Top 7 takeaways from Sharks' first half
7) Ward, Martin proving worth
Where would the Sharks be without their two biggest summer free agent signings? Joel Ward has fit right in with 13 goals and 27 points and added some desperately needed secondary scoring. Paul Martin has 10 points while averaging more than 20 minutes a night on the blue line, and is one of the team’s most indispensable players. While both are advancing in age (Ward recently turned 35, while Martin will reach 35 on March 5), both have become key contributors.
6) Marleau’s future
Although the trade winds surrounding the Sharks all-time leading scorer Patrick Marleau have died down after it was revealed he wanted to explore his options, it’s still a question whether the 36-year-old would like to be a part of the team for the foreseeable future or if he’d rather try to win with a club that looks more like a legitimate contender. Dealing Marleau wouldn’t be easy as he still has another year remaining on his contract at $6.7 million, but this is a story that could gain steam again as the Feb. 29 trade deadline approaches.
5) Goaltending concerns
Through Thanksgiving, new starter Martin Jones looked like a borderline Vezina Trophy candidate, but since then he’s struggled to find his consistency as he navigates through his first season as a full-time starter. Backup Alex Stalock’s play has been subpar, too. Both netminders will have to be better in the second half for the Sharks to challenge for a playoff spot, and they must improve on the team’s .916 even-strength save percentage, which is just 26th in the NHL.
4) Burns piling up numbers, but defense still iffy
Offensively, there are few defensemen in the NHL as highly skilled as Brent Burns, who is second in the Sharks in goals (18) and points (40). He leads all NHL blueliners in goals and is second in scoring, behind only defending Norris Trophy winner Erik Karlsson (45). Conversely, Burns’ minus-10 rating is tied for the second worst mark on the team, as the Sharks are still giving up 56 percent of the five-on-five goals when the 30-year-old is on the ice. Simply put, Burns’ performance dictates whether the team will win or lose on many nights.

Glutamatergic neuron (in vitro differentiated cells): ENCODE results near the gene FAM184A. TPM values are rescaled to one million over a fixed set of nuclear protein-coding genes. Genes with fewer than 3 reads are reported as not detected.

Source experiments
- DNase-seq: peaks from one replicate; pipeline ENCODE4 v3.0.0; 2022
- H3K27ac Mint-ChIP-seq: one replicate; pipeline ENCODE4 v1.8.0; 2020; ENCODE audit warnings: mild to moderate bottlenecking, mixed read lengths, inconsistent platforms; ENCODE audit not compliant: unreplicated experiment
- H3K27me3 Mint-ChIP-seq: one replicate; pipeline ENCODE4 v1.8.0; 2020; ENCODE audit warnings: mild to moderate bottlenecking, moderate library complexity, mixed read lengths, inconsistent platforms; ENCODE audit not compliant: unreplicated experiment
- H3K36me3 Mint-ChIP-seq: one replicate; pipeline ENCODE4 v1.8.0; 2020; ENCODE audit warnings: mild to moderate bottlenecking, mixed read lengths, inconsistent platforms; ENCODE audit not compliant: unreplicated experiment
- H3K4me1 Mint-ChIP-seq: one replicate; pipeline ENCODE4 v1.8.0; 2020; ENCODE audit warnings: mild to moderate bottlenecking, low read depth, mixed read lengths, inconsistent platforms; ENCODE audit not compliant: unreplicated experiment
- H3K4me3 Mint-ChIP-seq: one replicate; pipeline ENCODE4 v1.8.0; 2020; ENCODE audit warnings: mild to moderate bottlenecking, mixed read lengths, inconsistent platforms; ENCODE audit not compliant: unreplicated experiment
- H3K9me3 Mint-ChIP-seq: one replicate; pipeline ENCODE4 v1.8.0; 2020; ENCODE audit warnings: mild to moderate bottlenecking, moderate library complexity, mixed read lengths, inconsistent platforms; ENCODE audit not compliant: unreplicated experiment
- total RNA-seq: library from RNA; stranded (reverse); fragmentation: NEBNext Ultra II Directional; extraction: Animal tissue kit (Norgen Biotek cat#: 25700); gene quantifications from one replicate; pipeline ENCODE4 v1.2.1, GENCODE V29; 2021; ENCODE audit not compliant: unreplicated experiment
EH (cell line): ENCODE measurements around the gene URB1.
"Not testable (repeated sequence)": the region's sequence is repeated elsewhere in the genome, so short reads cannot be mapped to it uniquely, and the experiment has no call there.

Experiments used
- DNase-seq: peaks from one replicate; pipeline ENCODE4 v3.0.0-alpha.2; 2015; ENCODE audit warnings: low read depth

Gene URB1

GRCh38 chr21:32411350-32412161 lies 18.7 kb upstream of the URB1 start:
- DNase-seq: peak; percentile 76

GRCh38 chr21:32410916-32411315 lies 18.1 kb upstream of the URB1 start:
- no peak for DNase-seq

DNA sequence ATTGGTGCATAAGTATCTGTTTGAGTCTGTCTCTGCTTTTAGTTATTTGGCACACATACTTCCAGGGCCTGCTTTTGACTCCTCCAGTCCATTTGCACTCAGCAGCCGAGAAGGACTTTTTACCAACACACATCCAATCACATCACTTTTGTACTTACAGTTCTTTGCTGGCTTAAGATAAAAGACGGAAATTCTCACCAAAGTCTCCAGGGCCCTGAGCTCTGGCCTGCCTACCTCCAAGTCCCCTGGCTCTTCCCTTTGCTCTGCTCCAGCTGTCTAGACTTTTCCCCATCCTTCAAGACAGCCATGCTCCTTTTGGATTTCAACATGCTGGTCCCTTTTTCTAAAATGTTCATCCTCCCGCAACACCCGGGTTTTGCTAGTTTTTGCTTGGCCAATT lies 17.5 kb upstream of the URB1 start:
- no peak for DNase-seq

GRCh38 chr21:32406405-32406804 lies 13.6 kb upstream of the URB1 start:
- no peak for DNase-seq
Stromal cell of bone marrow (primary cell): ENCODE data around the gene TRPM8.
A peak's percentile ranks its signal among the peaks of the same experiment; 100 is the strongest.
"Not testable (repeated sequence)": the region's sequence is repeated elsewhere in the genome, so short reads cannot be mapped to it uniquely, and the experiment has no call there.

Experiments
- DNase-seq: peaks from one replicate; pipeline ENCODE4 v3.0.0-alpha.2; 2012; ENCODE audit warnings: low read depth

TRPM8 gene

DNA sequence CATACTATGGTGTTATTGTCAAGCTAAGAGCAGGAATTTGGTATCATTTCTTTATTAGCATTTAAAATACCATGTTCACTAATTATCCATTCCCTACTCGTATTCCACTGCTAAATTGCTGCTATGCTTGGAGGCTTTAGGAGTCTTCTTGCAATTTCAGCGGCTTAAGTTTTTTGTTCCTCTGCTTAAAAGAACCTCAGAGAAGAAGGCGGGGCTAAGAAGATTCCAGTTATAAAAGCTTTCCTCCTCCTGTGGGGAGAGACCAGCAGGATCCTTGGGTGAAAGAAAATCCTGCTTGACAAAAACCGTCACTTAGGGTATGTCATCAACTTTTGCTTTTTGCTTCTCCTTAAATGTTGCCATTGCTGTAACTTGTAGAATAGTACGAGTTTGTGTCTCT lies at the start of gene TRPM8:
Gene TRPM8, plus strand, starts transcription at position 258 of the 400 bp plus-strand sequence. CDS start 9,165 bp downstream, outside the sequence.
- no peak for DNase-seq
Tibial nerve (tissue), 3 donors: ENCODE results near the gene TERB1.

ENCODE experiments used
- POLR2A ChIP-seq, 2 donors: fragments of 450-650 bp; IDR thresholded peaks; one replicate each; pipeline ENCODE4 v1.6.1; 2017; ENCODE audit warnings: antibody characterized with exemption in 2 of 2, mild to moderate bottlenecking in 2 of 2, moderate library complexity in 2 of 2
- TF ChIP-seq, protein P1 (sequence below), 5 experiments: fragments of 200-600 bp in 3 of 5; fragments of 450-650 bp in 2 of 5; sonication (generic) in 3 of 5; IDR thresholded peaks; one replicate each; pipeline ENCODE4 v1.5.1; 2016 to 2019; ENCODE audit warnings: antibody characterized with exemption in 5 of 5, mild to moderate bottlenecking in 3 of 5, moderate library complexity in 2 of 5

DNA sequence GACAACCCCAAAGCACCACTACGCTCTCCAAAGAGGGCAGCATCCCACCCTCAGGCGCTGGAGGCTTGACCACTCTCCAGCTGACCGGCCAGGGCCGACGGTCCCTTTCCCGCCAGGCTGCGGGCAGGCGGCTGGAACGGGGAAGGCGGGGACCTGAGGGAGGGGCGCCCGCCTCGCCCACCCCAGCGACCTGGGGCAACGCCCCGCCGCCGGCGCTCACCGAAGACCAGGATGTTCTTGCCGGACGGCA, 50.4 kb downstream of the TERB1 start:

3) Pavelski leading
The Sharks made the right choice in tabbing Joe Pavelski as their new captain, as the 31-year-old continues to be one of the NHL’s most consistent goal scorers. The Wisconsin native leads the Sharks with 22 goals (sixth in the NHL), and tops the league with seven game-winners. More than half of his goals (12) have come in the third period, reflecting his ability to come through in the clutch. On and off the ice, Pavelski has embraced the role of team leader.
2) Young players not developing as hoped
Part of the reason the Sharks took a purposeful “step backwards” last season was to allow their young players to develop at the NHL level. Halfway though this season, that strategy looks misguided. Tomas Hertl hasn’t been able to effectively move to the center position full time; Matt Nieto has nine points; Chris Tierney has 12 points; and former first round pick Mirco Mueller is simply not ready for the NHL and has been struggling with the AHL Barracuda, to boot.
1) Thornton surging
At the beginning of December, 36-year-old Joe Thornton’s production was a concern, as the future Hall of Famer had just 15 points (3g, 12a) through his first 26 games. Lately, though, the former captain has resumed his place as the team’s top center, with at least one point in 11 of the last 12 games. Thornton is also tied for the team lead with a +12 rating, while his advanced stats suggest he’s still a beast in terms of possession. The Sharks need him to keep up his recent pace.